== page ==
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Lt. Gen. Charles C. Campbell, 8th Army commander and chief of staff for U.S. Forces Korea, announced Friday that a lack of money from the South Korean government may cause USFK to cut jobs, contracts and even military equipment for U.S. forces in the coming years.

Lt. Gen. Charles C. Campbell, 8th Army commander and chief of staff for U.S. Forces Korea, announced Friday that a lack of money from the South Korean government may cause USFK to cut jobs, contracts and even military equipment for U.S. forces in the coming years. (Teri Weaver / S&S)

YONGSAN GARRISON, South Korea — A top U.S. military official here Friday said U.S. Forces Korea officials are considering layoffs of 1,000 Korean workers, canceling 20 percent of existing contracts with local Korean businesses and cutbacks in spending on military equipment and services.

The reason, according to Lt. Gen. Charles C. Campbell, the chief of staff for USFK, is South Korea’s failure to provide enough money to pay for American troop strength throughout the peninsula.

Campbell, who also commands the 8th Army here, held a quickly scheduled news conference Friday to say the South Korean government is not giving the United States enough money this year to maintain the current level of services provided by U.S. military forces.

The “shortfall” could force USFK to “alter the amount and composition of combat equipment currently planned,” Campbell told reporters at USFK headquarters on Yongsan Garrison. “We are analyzing additional measures we may be forced to take to meet our operations and readiness requirements.”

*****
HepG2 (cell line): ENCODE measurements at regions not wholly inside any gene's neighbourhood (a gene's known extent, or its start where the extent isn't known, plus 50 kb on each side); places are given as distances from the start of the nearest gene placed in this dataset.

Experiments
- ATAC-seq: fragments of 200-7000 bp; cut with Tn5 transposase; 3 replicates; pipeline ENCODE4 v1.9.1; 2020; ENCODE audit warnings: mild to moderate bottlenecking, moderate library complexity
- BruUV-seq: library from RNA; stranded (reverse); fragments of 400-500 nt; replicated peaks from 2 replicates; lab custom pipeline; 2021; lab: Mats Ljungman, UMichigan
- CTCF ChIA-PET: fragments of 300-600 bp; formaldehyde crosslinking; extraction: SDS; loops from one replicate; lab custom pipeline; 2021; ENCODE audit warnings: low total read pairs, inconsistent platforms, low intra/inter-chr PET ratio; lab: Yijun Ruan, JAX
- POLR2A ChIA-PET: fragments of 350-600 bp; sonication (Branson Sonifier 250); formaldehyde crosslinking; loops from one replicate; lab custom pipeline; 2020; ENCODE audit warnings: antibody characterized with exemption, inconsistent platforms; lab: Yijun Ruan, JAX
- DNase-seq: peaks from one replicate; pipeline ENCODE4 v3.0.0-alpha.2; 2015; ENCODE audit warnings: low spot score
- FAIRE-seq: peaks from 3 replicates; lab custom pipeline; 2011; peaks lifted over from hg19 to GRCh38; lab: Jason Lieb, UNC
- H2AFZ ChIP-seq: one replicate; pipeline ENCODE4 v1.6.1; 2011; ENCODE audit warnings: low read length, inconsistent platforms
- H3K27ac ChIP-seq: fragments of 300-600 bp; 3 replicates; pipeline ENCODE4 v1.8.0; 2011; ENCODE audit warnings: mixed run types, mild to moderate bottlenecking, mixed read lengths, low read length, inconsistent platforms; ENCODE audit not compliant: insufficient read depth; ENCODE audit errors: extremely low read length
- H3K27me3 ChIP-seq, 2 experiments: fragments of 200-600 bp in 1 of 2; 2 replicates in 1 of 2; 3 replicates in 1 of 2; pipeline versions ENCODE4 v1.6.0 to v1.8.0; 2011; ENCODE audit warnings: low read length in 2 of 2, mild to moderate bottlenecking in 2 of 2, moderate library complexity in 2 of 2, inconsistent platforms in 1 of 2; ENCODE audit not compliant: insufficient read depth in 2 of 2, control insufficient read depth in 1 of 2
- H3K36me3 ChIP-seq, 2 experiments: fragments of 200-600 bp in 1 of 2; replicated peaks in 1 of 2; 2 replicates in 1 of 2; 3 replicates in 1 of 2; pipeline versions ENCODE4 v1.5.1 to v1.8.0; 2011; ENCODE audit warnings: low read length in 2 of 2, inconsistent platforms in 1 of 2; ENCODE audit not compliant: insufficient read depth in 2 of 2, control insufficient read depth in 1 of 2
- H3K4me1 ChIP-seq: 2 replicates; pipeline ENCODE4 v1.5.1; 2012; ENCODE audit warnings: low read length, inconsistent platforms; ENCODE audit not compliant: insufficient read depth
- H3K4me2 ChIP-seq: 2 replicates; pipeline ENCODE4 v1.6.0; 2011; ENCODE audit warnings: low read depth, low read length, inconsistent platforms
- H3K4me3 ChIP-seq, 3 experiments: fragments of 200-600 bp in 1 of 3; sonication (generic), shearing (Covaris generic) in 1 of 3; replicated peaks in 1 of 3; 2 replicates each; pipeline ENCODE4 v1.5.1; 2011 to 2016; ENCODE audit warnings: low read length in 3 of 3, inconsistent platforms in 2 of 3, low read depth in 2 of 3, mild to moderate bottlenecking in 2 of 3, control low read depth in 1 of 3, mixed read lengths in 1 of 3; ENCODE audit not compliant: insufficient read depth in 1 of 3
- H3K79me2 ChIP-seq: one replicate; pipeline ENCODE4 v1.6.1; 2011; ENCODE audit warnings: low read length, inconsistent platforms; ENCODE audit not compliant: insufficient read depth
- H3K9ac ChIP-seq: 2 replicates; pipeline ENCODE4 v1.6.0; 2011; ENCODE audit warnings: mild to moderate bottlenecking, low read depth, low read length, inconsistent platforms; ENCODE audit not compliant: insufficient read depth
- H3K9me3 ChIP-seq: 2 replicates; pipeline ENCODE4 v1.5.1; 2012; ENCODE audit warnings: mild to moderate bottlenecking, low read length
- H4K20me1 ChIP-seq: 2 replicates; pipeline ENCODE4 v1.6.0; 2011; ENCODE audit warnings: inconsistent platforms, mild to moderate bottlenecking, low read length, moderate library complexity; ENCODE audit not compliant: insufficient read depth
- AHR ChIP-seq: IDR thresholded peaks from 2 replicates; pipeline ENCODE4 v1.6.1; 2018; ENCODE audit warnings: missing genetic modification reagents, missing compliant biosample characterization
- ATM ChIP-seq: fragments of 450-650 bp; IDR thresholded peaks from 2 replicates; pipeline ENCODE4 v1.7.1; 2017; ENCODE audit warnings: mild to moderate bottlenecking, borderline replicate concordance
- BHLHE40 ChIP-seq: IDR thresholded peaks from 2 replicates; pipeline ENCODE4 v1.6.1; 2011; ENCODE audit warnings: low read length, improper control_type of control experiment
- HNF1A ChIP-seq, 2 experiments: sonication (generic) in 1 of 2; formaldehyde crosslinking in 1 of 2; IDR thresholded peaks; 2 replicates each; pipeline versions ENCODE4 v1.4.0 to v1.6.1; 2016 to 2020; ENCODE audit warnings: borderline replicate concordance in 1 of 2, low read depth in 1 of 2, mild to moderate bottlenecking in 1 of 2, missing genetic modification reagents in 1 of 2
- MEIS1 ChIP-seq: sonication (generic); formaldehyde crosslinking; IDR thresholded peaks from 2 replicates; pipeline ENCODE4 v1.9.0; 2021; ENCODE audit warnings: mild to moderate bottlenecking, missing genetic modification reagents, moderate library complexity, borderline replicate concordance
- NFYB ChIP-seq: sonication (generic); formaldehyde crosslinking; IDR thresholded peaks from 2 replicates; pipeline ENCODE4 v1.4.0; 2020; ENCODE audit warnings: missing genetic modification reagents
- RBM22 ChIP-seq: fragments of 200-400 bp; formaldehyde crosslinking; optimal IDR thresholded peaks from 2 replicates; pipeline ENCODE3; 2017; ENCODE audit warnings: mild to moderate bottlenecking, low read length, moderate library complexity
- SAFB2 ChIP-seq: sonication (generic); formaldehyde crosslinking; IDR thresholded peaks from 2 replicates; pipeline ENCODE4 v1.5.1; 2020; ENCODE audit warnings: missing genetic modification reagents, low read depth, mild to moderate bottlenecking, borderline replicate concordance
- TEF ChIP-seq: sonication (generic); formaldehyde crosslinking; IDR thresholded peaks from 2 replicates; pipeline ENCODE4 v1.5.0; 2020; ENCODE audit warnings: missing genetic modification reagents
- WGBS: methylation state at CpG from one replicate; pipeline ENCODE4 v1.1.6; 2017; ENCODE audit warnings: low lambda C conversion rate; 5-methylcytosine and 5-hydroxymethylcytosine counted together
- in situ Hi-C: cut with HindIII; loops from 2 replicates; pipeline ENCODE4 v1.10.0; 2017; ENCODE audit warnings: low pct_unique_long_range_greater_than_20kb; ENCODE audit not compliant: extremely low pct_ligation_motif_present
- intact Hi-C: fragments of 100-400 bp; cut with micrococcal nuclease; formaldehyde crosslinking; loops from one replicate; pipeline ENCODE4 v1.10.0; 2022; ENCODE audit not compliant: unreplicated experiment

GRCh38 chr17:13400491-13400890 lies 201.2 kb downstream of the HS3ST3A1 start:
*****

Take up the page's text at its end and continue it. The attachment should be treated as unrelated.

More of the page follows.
Campbell said the military’s commitment on the peninsula “remains strong.”

“We will focus our efforts on attempting to minimize the potential impact on readiness created by a funding shortfall,” he said.

USFK officials on Friday would not say how much the Koreans had offered to cover of this year’s total cost. USFK also did not give specific examples of what military equipment or missions might be affected by the possible cuts.

U.S. and South Korean officials have been meeting for months to determine how much the Koreans should pay in return for the United States stationing 32,000 troops on the peninsula.

Last year, South Korea paid $621.7 million toward USFK’s overall cost of $1.2 billion, according to the USFK Fact Book.

The United States has wanted South Korea to increase its contribution to bring it more in line with what other countries pay for U.S. troop support. In Japan, for example, that country pays about 75 percent of the of the U.S. military costs there.

South Korean government officials, however, have said it wanted the costs frozen or reduced this year. They point to U.S. plans to downsize its force here by a third. South Korea also says that other contributions, such as its deployment of 3,600 Korean soldiers to Iraq, should lessen the price.

A fifth round of talks was held last month, and a Korean official left the table saying that both sides were close to an agreement.

Campbell said U.S. officials had contacted the Korean employees union about the possibility of layoffs. USFK employs about 10,000 workers who fall under the cost-sharing arrangements, according to a statement from USFK’s public affairs office.


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